The Department of Homeland Security is changing its mind on requiring US citizens to use facial recognition scanners at Airports. Proposed last week, the policy requires all US citizens to have their faces scanned and added to a biometric database. This is for citizens traveling internationally.
The government has now abandoned this policy. US citizens will not have to participate in facial recognition tracking at airports because of the cancellation. Customs and Border Protection announced this on Wednesday, 4th December 2019.
CBP said the change of mind was as a result of conversations with “privacy experts,” lawmakers, and travel-industry stakeholders.
John Wagner, a Border Patrol said in a statement:
“CBP is committed to keeping the public informed about our use of facial comparison technology,”
He also said:
“We are implementing a biometric entry-exit system that protects the privacy of all travelers while making travel more secure and convenient.”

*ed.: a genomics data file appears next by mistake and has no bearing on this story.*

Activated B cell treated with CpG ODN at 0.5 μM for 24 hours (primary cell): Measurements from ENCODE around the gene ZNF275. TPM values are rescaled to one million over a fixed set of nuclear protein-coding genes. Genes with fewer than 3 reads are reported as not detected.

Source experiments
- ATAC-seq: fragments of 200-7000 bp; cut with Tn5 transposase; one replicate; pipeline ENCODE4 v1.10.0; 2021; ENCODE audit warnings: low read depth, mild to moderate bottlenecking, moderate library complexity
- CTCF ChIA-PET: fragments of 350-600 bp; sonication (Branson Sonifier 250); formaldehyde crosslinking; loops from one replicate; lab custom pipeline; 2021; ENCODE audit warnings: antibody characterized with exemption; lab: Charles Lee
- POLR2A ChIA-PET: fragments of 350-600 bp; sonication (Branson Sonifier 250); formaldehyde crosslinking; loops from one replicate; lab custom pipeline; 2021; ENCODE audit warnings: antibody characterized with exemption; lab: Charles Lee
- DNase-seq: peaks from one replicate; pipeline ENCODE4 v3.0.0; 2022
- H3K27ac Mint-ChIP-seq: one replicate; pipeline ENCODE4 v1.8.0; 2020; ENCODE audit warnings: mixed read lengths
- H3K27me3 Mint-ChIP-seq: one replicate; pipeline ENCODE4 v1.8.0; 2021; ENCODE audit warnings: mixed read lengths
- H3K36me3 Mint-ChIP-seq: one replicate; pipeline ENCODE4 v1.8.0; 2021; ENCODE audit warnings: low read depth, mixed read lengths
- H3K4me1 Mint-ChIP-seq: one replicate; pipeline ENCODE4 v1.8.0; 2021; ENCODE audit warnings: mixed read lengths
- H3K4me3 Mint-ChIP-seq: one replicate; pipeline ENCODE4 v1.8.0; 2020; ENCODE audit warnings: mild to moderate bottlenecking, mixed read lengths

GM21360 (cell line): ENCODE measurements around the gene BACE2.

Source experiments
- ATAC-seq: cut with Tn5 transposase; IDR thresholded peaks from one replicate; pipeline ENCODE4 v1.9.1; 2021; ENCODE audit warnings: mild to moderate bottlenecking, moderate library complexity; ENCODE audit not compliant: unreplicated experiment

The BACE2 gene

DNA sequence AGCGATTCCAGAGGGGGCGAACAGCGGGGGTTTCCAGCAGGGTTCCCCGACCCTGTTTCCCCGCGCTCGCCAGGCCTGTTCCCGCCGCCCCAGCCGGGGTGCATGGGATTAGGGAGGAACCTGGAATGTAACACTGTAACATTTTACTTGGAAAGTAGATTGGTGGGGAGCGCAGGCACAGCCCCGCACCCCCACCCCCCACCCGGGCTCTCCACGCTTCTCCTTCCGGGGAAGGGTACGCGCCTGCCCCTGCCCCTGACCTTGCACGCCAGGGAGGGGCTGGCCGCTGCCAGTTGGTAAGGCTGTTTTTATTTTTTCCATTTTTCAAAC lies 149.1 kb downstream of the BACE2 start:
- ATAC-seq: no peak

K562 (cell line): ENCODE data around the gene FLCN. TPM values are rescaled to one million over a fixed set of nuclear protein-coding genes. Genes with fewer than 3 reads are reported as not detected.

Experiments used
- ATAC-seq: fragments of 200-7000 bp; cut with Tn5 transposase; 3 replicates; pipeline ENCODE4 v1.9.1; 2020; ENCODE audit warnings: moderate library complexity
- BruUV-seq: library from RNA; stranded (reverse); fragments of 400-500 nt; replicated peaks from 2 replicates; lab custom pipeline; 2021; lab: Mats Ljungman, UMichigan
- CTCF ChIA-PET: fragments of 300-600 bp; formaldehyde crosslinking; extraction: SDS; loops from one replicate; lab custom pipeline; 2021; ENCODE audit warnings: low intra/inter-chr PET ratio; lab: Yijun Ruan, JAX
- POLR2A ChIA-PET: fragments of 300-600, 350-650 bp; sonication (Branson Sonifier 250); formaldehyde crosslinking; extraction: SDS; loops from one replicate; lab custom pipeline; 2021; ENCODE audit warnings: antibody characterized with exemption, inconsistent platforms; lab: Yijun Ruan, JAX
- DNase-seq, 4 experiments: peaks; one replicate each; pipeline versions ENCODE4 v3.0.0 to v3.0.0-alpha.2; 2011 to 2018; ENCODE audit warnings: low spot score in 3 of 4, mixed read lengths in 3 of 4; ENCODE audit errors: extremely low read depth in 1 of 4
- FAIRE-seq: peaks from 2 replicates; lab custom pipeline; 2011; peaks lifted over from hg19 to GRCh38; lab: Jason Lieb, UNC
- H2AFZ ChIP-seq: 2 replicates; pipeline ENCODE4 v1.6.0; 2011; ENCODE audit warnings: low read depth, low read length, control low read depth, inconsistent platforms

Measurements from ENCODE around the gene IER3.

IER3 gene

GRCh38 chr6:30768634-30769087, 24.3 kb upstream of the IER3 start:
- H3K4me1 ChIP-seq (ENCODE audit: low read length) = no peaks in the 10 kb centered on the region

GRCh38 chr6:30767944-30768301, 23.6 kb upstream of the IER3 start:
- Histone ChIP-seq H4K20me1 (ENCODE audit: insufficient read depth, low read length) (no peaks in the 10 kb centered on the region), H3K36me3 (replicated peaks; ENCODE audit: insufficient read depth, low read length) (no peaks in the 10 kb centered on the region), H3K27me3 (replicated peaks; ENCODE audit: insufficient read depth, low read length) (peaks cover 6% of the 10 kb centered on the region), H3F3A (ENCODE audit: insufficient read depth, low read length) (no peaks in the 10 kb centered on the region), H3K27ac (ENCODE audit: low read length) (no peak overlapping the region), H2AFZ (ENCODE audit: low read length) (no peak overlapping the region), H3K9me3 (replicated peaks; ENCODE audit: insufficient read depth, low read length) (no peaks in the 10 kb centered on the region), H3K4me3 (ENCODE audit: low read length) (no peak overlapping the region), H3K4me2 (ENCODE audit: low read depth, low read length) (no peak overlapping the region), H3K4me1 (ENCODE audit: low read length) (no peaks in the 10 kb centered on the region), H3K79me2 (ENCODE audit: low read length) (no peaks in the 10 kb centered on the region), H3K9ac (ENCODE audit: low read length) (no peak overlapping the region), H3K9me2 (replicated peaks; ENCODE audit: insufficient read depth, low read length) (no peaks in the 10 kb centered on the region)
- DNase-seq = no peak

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Backlash From Privacy And Human Rights Advocates
Foreign nationals already go through the procedure when entering the United States. However, when CBP announced that it would expand that requirement to US citizens last week. The proposed rule sparked a backlash from privacy and human rights advocates.
Jay Stanley, American Civil Liberties Union analyst said in a statement to Federal Computer Week:
“This proposal never should have been issued, and it is positive that the government is withdrawing it after growing opposition from the public and lawmakers,”
Additionally, he said:
“But the fact remains that the agency attempted to renege on what was already an insufficient promise, and has not yet committed to ensuring that immigrants will not be forced to submit to this program.”
In the policy, U.S. citizens may opt-out of the biometric facial comparison process. This is by notifying a CBP officer or airline representative. Individuals who opt-out simply present their passport for visual inspection, as is standard practice at ports of entry today.
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